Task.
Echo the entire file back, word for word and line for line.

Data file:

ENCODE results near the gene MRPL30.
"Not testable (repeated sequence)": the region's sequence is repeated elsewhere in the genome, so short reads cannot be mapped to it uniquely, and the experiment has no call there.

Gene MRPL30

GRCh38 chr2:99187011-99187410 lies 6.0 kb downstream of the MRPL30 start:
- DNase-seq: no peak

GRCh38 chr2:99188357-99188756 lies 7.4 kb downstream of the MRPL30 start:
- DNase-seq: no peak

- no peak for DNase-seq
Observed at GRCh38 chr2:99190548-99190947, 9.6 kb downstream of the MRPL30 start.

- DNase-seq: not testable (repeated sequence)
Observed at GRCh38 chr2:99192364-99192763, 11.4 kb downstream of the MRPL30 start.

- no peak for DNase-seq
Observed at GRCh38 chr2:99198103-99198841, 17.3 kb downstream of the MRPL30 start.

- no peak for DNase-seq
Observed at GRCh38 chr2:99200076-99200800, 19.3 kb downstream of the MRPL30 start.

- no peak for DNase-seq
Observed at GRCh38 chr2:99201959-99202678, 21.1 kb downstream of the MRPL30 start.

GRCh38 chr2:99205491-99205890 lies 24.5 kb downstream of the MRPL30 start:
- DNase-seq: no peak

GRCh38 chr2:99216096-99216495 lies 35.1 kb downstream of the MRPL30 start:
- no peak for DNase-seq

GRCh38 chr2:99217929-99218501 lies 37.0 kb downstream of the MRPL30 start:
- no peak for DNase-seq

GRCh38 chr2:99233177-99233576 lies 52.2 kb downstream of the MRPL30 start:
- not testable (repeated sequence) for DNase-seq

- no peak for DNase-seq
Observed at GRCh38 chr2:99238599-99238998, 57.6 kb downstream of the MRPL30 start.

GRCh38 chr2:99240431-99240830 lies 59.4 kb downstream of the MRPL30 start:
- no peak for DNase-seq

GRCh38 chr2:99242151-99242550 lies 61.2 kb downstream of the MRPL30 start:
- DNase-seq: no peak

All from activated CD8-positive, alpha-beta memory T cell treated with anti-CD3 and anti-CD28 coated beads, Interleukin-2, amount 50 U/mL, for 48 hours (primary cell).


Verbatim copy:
ENCODE results near the gene MRPL30.
"Not testable (repeated sequence)": the region's sequence is repeated elsewhere in the genome, so short reads cannot be mapped to it uniquely, and the experiment has no call there.

Gene MRPL30

GRCh38 chr2:99187011-99187410 lies 6.0 kb downstream of the MRPL30 start:
- DNase-seq: no peak

GRCh38 chr2:99188357-99188756 lies 7.4 kb downstream of the MRPL30 start:
- DNase-seq: no peak

- no peak for DNase-seq
Observed at GRCh38 chr2:99190548-99190947, 9.6 kb downstream of the MRPL30 start.

- DNase-seq: not testable (repeated sequence)
Observed at GRCh38 chr2:99192364-99192763, 11.4 kb downstream of the MRPL30 start.

- no peak for DNase-seq
Observed at GRCh38 chr2:99198103-99198841, 17.3 kb downstream of the MRPL30 start.

- no peak for DNase-seq
Observed at GRCh38 chr2:99200076-99200800, 19.3 kb downstream of the MRPL30 start.

- no peak for DNase-seq
Observed at GRCh38 chr2:99201959-99202678, 21.1 kb downstream of the MRPL30 start.

GRCh38 chr2:99205491-99205890 lies 24.5 kb downstream of the MRPL30 start:
- DNase-seq: no peak

GRCh38 chr2:99216096-99216495 lies 35.1 kb downstream of the MRPL30 start:
- no peak for DNase-seq

GRCh38 chr2:99217929-99218501 lies 37.0 kb downstream of the MRPL30 start:
- no peak for DNase-seq

GRCh38 chr2:99233177-99233576 lies 52.2 kb downstream of the MRPL30 start:
- not testable (repeated sequence) for DNase-seq

- no peak for DNase-seq
Observed at GRCh38 chr2:99238599-99238998, 57.6 kb downstream of the MRPL30 start.

GRCh38 chr2:99240431-99240830 lies 59.4 kb downstream of the MRPL30 start:
- no peak for DNase-seq

GRCh38 chr2:99242151-99242550 lies 61.2 kb downstream of the MRPL30 start:
- DNase-seq: no peak

All from activated CD8-positive, alpha-beta memory T cell treated with anti-CD3 and anti-CD28 coated beads, Interleukin-2, amount 50 U/mL, for 48 hours (primary cell).